Tuesday, 19 March 2013

Holi - A festival of colors

 Holi is one of the major festivals in India, celebrated with equal zeal and passion throughout the country. Although, the name and traditions can vary as per different Indian states, but the enthusiasm to celebrate the festival is alike. Usually, this festival falls during the ‘phagun’ month last from March to April. Let’s see how this festival is celebrated in different Indian states: 

Dahi Handi Holi 

Typically, Gujaratis  and Maharastrians  welcome this festival with finger licking food, foot tapping music, and powdered colors. This festival officially marks the beginning of the agricultural season of the ‘Rabi’ crop. On the day of the festival, a bonfire is lited on the prominent places of the town. During the first half of the day people gather around the bonfire, and remain engaged in dancing, singing and other merrymaking activities. 

Usually, this festival falls in parallel to Navratri celebration. In fact, ancient tribes of Gujarat too observe this festival with equal fun and fervor. If you go extreme in Maharastra then, you will see that there is a tradition to hang a pot filled with buttermilk in the main squares of the town. The pot is called as ‘ dahi handi’ in local terms. It is a long cherished tradition here to break the hand by young boys by making a shape of the human pyramid.  The sight is almost same in Gujarat  as well. It is worth exploring the Gujarati Holi celebration from the tourist’s perspective.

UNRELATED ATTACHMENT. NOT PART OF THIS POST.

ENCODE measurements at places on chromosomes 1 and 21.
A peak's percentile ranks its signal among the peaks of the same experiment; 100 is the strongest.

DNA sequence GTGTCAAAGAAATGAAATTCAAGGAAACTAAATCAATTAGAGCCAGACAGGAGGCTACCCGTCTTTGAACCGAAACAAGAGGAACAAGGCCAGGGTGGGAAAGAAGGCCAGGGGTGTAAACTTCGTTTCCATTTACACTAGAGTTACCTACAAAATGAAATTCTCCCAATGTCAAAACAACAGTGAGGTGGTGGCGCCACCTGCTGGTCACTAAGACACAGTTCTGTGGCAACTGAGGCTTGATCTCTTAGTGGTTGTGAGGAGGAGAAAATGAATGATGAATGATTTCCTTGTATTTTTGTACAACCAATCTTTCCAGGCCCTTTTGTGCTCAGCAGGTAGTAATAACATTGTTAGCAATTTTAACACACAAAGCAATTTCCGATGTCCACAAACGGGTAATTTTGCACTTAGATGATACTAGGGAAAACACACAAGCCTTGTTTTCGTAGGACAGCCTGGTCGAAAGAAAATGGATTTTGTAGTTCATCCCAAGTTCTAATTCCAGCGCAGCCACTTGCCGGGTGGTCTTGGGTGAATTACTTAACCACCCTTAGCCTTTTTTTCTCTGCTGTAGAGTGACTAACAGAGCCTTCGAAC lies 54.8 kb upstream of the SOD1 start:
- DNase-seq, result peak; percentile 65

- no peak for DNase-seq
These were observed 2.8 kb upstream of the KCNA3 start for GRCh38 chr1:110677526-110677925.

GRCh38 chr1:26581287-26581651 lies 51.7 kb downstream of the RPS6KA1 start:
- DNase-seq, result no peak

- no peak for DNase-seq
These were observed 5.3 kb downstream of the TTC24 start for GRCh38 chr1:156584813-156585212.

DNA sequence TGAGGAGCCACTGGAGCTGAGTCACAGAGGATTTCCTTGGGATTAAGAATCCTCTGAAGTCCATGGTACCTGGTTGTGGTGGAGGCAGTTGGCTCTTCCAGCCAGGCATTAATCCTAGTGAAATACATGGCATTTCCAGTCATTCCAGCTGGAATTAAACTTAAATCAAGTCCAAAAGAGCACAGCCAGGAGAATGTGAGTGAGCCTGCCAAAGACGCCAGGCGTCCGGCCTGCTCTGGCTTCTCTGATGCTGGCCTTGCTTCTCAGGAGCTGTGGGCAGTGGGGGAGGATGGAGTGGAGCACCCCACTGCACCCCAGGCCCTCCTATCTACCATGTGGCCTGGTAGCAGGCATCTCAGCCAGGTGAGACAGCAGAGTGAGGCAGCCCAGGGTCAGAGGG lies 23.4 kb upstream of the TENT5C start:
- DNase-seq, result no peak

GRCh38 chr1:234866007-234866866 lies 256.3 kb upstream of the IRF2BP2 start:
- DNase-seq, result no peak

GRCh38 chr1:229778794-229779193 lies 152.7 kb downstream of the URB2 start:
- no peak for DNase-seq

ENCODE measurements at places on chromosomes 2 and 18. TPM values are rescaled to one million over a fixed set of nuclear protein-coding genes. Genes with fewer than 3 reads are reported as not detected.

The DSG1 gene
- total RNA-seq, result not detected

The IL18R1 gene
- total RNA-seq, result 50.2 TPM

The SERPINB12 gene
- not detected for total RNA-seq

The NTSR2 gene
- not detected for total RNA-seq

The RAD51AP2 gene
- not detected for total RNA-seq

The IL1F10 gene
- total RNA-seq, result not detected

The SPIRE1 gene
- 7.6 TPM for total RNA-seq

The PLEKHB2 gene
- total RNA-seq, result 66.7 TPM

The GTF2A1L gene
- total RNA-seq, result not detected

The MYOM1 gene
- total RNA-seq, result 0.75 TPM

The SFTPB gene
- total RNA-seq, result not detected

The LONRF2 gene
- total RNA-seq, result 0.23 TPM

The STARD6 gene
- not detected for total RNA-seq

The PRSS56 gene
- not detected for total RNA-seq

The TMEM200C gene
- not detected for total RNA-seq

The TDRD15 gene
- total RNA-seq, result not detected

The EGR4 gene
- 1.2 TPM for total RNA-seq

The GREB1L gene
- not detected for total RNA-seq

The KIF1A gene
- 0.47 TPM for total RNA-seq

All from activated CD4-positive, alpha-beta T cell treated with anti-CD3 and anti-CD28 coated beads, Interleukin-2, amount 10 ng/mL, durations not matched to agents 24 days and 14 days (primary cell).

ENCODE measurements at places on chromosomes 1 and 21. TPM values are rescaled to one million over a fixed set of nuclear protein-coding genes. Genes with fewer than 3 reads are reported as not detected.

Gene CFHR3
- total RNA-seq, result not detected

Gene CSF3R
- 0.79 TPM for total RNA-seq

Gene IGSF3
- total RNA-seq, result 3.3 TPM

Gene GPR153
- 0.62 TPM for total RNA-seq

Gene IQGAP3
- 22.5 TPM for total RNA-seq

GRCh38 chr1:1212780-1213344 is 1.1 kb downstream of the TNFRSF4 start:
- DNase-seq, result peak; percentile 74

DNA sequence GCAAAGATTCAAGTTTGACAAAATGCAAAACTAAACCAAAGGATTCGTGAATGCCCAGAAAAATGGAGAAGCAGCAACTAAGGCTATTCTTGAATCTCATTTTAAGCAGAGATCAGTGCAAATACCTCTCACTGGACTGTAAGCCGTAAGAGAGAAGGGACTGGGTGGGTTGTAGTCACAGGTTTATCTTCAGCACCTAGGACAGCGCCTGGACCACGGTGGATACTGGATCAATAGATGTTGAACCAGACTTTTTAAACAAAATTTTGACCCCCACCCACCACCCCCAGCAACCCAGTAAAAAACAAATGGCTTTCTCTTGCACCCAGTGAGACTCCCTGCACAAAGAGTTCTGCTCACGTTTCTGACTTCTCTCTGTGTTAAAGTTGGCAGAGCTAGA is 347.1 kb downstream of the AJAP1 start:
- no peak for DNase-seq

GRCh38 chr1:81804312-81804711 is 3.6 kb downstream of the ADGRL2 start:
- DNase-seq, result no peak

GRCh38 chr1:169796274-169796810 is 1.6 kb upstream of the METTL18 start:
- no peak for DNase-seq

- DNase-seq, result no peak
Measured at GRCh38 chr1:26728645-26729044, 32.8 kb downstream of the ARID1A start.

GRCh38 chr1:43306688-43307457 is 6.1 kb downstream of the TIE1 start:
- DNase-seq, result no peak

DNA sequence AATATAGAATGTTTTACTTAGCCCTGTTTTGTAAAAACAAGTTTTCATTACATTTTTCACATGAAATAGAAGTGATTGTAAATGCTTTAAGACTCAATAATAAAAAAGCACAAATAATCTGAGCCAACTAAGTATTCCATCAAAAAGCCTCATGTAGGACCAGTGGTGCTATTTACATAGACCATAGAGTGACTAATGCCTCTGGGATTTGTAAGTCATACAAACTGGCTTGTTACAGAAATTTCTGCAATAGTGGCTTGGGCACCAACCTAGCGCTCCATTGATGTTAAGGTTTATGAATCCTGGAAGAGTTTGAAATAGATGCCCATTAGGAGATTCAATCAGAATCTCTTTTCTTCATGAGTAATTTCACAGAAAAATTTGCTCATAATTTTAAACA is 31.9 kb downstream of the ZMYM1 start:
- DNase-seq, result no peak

Braj ke Lathmar Holi

Utter Pradesh is world famous for ‘Barsane ke holi’. Here a ‘lath mar holi’ is played in the Radha Rani temple. During the celebration, thousands of  women gather  in the temple premises, and  chase men with the stick in order to beat them, men protects themselves with shields. Many foreign tourists fly down here just to witness the holi celebration. Here the celebrations start at least a month before the arrival of the actual festival.

Likewise, if you go to Mathura, it is a birth place of Lord Krishna, a grand holi puja is organized over here. In fact, all the Braj region including Vrindavan, Hathras, Aligarh, Agra is famous for holi specific  special  worship.

Bhang Celebration in Bihar

Bihar is extremely colorful and vibrant Indian state. In a local Bhojpuri language the festival is known as Phaguwa. Here two people light bonfire and do worship with cow dung cake. There is a popular tradition to burn unwanted pieces of woods in the bonfire. ‘Gujihya’ is a holi specific food that is cooked in almost every household. Gujihya is  a special  type of sweet dish that is prepared by Maida and condensed milk. 

In this day people come out from their houses and organized social gatherings. They put colors on each other’s faces , and sweeten their mouths with Gujiya.  There is also a tradition to serve Bhang  to whosoever pays a  visit  to the house. Bhang is a type of alcoholic agent  that intoxicates the body. In fact, many  people serve Bhang in the forms of sweets. However,  be aware before eating any such  dish.

Holi is a festival of colors.  People in India leave no stone unturned in making the festival memorable. First holi of newlyweds is celebrated on a grand scale. It is worth becoming a part of this festival in order to taste the splendor of  the colorful celebration. Try  Exploring India during the month of March to experience an unforgettable India tour.
Happy Holi!